“They have reduced the Iranian people to a level lower than that of an American dog,” went one of the ayatollah’s most memorable lines from the first of a series of speeches in which his anti-imperialist tenor steadily grew. By 1978, when his journeys through exile landed him in France, he no longer sounded like his misogynist self of a decade earlier.
Now Khomeini cast himself as a nationalist in the image of Mahatma Gandhi, fighting the foreign powers that were plundering his motherland. His anti-Americanism lifted him to nationwide leadership, and he set to work on his earlier agenda. Days after his arrival in Tehran in February 1979, he issued an order to abolish women’s freedom in dress and to bring back the mandatory hijab. After protests broke out and were widely reported by the international media, he retreated.
Nine months later, the U.S. Embassy was seized in Tehran. As the news media became consumed by the fate of the 52 American hostages there, the ayatollah again ordered the dress code. This time, when all eyes were averted, he succeeded.
Two factors have since veiled the U.S. perspective on the region: The first is the expression of anti-Americanism, which sends the rejected American psyche into a downward spiral of introspection over feckless U.S. policies and leads to inaction. The second is the use of Islam as a wall of privacy, behind which oppressors act with impunity. Both factors function, in great part, as a disguise. Behind them, where women are concerned, all the seemingly unbridgeable divides merge seamlessly to connect Sunni Saudi Arabia to Shiite Iran.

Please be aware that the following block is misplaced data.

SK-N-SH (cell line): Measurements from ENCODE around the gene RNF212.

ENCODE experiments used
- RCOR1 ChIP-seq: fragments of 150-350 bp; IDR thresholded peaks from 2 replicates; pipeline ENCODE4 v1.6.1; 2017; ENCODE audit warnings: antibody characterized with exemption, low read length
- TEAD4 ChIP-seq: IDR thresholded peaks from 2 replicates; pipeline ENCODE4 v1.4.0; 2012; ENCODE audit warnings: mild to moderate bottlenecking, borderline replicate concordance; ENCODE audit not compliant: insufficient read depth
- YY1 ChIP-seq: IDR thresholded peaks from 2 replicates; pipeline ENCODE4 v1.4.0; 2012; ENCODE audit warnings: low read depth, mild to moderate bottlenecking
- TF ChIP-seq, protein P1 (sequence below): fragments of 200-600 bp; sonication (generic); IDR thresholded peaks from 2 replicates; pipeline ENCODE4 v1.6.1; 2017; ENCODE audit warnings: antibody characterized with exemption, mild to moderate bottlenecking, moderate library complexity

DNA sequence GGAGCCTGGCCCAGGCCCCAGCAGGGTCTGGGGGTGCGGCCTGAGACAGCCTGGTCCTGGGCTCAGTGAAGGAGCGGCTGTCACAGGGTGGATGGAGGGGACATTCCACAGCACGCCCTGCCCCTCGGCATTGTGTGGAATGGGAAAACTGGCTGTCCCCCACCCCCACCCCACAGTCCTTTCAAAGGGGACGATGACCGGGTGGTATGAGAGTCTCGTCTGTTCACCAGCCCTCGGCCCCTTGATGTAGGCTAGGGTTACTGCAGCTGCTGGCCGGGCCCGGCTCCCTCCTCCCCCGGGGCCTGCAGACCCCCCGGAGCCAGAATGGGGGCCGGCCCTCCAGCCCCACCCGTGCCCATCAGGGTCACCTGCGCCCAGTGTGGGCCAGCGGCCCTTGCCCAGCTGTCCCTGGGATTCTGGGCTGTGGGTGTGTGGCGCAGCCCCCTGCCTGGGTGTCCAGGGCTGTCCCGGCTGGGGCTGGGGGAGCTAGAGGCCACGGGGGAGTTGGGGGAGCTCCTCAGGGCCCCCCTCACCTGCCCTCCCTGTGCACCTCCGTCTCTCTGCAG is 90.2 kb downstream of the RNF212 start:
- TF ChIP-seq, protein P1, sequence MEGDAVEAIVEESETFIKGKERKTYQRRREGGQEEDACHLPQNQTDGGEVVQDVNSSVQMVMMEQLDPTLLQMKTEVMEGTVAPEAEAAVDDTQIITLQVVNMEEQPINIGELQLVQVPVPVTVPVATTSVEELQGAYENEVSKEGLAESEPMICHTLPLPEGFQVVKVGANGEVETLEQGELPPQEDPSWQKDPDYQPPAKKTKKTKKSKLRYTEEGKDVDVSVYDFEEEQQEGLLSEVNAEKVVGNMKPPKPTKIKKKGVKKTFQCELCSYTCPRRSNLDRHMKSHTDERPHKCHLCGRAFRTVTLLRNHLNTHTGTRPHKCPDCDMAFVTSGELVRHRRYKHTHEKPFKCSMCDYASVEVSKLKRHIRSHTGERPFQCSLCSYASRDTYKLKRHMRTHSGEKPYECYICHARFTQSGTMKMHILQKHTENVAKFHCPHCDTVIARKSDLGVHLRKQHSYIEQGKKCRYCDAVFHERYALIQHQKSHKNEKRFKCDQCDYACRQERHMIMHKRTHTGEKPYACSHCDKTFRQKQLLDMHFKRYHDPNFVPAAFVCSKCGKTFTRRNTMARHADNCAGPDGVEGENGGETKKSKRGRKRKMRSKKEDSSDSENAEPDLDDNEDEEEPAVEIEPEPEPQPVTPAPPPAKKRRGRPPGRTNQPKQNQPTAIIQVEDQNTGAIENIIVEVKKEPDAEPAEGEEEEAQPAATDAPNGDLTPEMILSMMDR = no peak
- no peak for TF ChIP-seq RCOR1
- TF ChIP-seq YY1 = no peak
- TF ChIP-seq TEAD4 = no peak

Thus far, the Arab Spring has brought a severe frost to women’s rights. In Libya, women are grossly underrepresented in the new government. In Egypt, the image of a female protester, her blue bra exposed as she was dragged through the streets of Cairo in December 2011, has become a new symbol of brutality against women. The March 2012 acquittal of a military doctor accused of carrying out virginity tests on female detainees attests to the prevalence of state-sponsored violence toward women.
In Tunisia, the rise of the Islamist Ennahda party has come with alarming public displays of intolerance for freedom of speech. In the new draft constitution — unlike its 1959 predecessor, which held men and women as equals — a woman is defined as the “complement with the man in the family and an associate to the man in the development of the country.”
These pressures will inevitably lead to acts of rebellion. In the Semnan region of Iran a few weeks ago, a cleric was passing two women, and told one to cover her head better, according to an Iranian news agency report. The woman, punching him to the ground, told him to cover his eyes.
Western politicians can apologize for crooked policies and retreat into passivity for fear of committing new errors, which are bound to be deemed as new sins by future generations. Yet none will change the elemental facts. The notion of an Islamic democracy is merely another euphemism for turning women into lesser citizens, and it ought to be deemed as unjust and anti-democratic as America before the end of racial segregation. “Terrorism” is only one manifestation of the evil that the world hopes to root out from the region where part-time terrorists have always been full-time chauvinists.
The real enemy is misogyny. Malala Yousafzai is not just a teen-ager in Pakistan’s Swat Valley but a victim of the greatest apartheid of our time, and a wounded warrior in feminism’s newest front line.
Roya Hakakian is the author of two books of poetry in Persian and the recipient of a Guggenheim fellowship in nonfiction. Her most recent book is Assassins of the Turquoise Palace, an account of a 1992 plot to kill Iranian dissidents in Berlin. She left Iran in 1984.